The perches were set to 5° but the bumpstop plates burned in at 4.5° for some reason. Either way its close enough: 






After that was all burned in I flipped the axle over and welded up the LCA brackets:




I was getting a little bit more splatter than usual and I'm honestly not sure why. I did have a big fan blowing from the side and according to a buddy that might be enough to negate the benefits of the shielding gas. Oh well, the welds might not be a work of art but they're strong (240 volts / 50 amp outlet with my Miller 211 Autoset nearly maxed out using .035 wire):




Lastly I burned on the raised track bar mount at 90°:




That was a lot of welding... Happy to be done!






A quick coat of Rustoleum self etching primer and a coat of semi-gloss black. I threw on a Spicer diff cover but later realized it may contact the track bar under certain conditions. I later threw the stock cover on. I think an ARB cover will work without issue so I ordered one. 




Sliding the axle under the Jeep. I'm glad I didnt weld on the Ironmanfab4x4 trackbar bracket as it ended up just making contact with the spring perch under compression so I threw in a Clayton non-drop bracket:




Clayton non-drop bracket bolted and welded in:




Next I welded up and installed a track-bar:




I'm running a Clayton drop pitman arm and the track-bar should be almost perfectly parallel with the drag-link once it's installed (Metalcloak JK dranglink/tie-rod ordered):






I set the axle centered in the wheel well and centered under the body (plumbob off of the fender). I then set -1° on the pinion flange which equates to 7° of caster. This is to account for the rake as I'm planning for the rear lift to be an inch or so higher than the front. Once its on its own weigh at ride hight hopefully it should be right at 6° of caster. I'm sure I'll need to re-adjust when all is said and done:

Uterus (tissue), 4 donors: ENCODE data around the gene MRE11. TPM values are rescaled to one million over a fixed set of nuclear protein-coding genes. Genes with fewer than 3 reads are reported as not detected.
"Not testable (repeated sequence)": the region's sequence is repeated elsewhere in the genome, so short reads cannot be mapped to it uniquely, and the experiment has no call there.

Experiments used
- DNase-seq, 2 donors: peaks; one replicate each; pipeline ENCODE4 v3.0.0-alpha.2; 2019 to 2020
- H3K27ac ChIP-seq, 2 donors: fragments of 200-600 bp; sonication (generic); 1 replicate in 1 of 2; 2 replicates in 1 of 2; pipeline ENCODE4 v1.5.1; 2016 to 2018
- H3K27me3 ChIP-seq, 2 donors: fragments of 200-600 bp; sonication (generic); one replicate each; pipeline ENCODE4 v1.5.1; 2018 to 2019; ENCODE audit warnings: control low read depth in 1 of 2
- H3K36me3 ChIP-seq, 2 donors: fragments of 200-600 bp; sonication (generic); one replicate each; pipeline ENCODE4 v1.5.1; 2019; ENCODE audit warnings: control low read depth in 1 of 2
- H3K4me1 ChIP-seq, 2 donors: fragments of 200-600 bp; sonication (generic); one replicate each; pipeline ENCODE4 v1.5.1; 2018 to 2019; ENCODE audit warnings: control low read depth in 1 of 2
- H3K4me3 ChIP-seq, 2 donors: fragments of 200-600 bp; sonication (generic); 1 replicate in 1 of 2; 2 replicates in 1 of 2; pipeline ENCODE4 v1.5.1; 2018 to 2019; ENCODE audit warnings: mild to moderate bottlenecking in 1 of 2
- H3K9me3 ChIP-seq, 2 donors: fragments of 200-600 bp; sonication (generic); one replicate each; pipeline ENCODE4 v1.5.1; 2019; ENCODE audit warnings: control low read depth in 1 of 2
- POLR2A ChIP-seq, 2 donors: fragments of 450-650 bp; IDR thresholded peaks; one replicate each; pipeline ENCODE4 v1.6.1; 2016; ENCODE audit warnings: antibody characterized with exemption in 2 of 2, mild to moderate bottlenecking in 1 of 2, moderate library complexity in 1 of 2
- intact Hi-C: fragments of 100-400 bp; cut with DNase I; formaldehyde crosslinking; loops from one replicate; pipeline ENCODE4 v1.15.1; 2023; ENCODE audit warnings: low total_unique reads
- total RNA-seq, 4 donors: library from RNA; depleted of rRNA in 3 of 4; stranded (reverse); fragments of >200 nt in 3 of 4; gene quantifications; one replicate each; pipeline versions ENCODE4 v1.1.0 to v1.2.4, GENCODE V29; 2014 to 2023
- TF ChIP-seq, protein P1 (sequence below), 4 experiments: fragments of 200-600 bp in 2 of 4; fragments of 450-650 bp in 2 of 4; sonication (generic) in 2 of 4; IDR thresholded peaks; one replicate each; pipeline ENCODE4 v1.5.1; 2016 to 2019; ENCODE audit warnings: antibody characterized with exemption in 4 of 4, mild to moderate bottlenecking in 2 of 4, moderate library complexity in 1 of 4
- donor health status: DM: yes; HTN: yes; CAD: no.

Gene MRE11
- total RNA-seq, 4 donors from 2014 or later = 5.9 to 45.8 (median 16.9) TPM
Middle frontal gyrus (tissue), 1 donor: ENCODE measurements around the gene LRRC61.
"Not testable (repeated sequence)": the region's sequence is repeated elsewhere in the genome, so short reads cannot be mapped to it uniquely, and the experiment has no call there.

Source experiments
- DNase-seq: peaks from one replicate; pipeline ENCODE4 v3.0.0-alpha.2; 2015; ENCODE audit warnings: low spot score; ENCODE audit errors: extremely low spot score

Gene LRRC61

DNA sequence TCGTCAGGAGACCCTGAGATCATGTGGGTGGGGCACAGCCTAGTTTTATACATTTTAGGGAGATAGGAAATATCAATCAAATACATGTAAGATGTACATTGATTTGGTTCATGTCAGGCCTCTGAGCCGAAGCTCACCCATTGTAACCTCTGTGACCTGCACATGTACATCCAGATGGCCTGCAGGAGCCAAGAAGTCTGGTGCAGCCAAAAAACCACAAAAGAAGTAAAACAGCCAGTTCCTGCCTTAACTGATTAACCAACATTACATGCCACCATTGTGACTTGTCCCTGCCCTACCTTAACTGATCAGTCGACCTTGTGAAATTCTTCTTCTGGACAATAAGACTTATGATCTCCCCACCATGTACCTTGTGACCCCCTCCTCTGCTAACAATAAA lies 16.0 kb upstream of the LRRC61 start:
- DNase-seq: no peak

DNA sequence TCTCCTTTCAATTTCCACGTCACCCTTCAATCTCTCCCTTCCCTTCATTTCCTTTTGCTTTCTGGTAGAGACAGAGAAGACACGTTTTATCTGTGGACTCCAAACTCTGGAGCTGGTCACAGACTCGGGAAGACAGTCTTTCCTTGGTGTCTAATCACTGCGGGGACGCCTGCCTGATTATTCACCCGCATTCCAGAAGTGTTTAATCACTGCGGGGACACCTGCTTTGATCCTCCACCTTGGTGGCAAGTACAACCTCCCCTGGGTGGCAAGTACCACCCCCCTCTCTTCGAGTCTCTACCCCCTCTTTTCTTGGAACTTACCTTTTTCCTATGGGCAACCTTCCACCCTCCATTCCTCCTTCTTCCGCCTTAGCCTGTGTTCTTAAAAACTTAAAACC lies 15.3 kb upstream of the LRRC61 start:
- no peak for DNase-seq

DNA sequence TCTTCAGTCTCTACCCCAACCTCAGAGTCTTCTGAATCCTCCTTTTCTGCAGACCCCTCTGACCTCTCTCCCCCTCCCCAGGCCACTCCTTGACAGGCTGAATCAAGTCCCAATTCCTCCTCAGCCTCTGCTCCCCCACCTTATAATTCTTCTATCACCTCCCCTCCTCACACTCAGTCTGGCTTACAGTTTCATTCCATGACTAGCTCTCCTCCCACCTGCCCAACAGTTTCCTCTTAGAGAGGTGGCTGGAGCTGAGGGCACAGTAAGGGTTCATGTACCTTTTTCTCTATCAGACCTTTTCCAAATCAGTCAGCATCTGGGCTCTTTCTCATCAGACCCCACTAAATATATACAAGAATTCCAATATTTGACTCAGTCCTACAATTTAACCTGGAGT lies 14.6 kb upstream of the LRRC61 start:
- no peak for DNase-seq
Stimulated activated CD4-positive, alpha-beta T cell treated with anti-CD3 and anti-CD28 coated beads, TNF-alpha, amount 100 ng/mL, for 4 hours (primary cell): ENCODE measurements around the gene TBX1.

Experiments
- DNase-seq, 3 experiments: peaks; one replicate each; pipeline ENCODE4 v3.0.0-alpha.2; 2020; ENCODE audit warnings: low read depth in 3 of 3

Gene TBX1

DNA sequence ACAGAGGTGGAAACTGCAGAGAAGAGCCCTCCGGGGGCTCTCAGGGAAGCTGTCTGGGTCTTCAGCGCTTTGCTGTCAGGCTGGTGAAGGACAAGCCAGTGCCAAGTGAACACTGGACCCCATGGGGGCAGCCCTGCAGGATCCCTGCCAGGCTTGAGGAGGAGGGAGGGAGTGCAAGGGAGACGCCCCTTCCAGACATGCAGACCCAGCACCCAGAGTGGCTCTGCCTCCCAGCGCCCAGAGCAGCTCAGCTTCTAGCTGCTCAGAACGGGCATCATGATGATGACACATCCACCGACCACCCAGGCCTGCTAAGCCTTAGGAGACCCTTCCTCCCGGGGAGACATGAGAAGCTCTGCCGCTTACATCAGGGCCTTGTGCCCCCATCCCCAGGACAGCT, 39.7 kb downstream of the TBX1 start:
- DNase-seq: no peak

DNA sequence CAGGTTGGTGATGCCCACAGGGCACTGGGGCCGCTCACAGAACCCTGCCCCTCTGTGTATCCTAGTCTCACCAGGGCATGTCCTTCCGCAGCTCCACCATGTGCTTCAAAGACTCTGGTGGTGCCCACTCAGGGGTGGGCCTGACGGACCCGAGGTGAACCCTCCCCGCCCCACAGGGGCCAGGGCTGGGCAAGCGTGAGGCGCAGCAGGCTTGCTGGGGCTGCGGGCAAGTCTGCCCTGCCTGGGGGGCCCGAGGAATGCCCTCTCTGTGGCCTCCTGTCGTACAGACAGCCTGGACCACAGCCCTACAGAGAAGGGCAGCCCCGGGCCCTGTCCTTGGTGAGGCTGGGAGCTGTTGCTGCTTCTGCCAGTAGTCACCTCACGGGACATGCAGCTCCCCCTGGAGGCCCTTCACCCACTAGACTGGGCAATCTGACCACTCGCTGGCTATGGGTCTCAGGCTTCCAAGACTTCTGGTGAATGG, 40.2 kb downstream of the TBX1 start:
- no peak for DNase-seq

I then flexed it out to measure for bumpstops (I'll be adding 4" additional on top of the Artec plate), shocks (I'm going to run Fox external reservoir shocks for a 4-6" lifted JK in the front), and limiting straps (20" and I'll just drill and tap the stiffner plate for the upper mount):




Lower shock mounts and some new zinc plated spring retainers from Crown:




While I wait on parts to finish up the front I'm going to get back to work on the interior:




I have a Currie JK LP D60 (without brackets) on order for the rear which should be here shortly. My original plan had been to take the Comanche on its inaugural trip to Colorado the week of the 4th next month but clearly it's not going to be done. Instead I'm scrambling to make some last minute upgrades (OBA and a few odds and ends) to the Gladiator. 




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  • 1 month later...

I had to take a quick break on the Comanche to regear the JT to 4.88's prior to a trip to Colorado:




This Nitro bearing puller made the job easy!




Success! It drove from TX to CO, did some wheeling, and made it home to TX:




Cleaned the shop before getting back to work on the MJ:




And finally I saw a WK still in use as an EMS vehicle on a recent trip for work. Waikiki beach:




This next part is a little out of order but I'm too lazy to rearrange the pictures. I finished dynamating the doors:




Next I installed the finished door panels. I took a set of Limited panels, scrapped them for the upper pad/woodgrain trim and added those parts to a Sport door panel (I didn't want the map pocket). I painted the Sport door panels in SEM black to match the rest of the interior and added the upholstered pad and arm rest. I also added "Kicker" emblems on the speaker grill (you can see it on the passenger panel) and on the drivers side I swapped in a 2dr switch bezel:














Next (or rather before) I decided it was finally time to cut and buff the rest of the body (I had previously done the front fenders/hood). 1000 grit 3M purple pads on the DA to start. This was followed by 1500 and 2000 by hand and finally all 3 3M Perfect-it compounds:






Here you can see a "before and after". The fuel door is untouched and the surrounding bedside has been completed:




So smooth:




And now its back to waiting for my axle to be manufactured: